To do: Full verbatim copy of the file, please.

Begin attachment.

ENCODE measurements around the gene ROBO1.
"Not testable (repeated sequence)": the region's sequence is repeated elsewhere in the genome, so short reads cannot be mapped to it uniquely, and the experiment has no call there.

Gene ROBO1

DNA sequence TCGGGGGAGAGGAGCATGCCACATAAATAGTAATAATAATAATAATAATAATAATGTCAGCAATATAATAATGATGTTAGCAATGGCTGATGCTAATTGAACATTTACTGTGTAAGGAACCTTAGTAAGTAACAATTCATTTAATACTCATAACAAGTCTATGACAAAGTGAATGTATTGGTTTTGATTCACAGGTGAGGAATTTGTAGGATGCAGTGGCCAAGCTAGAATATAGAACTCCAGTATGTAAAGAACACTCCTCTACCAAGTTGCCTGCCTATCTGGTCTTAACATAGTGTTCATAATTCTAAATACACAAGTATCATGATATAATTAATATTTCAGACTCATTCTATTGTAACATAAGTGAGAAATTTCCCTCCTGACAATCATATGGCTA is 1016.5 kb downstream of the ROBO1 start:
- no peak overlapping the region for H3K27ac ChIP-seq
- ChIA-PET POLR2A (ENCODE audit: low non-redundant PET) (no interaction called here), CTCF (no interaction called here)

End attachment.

ENCODE measurements around the gene ROBO1.
"Not testable (repeated sequence)": the region's sequence is repeated elsewhere in the genome, so short reads cannot be mapped to it uniquely, and the experiment has no call there.

Gene ROBO1

DNA sequence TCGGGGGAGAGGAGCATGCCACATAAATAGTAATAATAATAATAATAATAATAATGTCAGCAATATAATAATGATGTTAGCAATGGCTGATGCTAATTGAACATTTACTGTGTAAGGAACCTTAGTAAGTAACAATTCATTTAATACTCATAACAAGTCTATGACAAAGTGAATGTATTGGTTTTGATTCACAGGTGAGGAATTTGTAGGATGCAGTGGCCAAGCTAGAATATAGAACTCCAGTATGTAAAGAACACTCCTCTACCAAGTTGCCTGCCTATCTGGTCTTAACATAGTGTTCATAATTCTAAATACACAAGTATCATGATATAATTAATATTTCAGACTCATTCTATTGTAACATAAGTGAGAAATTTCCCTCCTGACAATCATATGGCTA is 1016.5 kb downstream of the ROBO1 start:
- no peak overlapping the region for H3K27ac ChIP-seq
- ChIA-PET POLR2A (ENCODE audit: low non-redundant PET) (no interaction called here), CTCF (no interaction called here)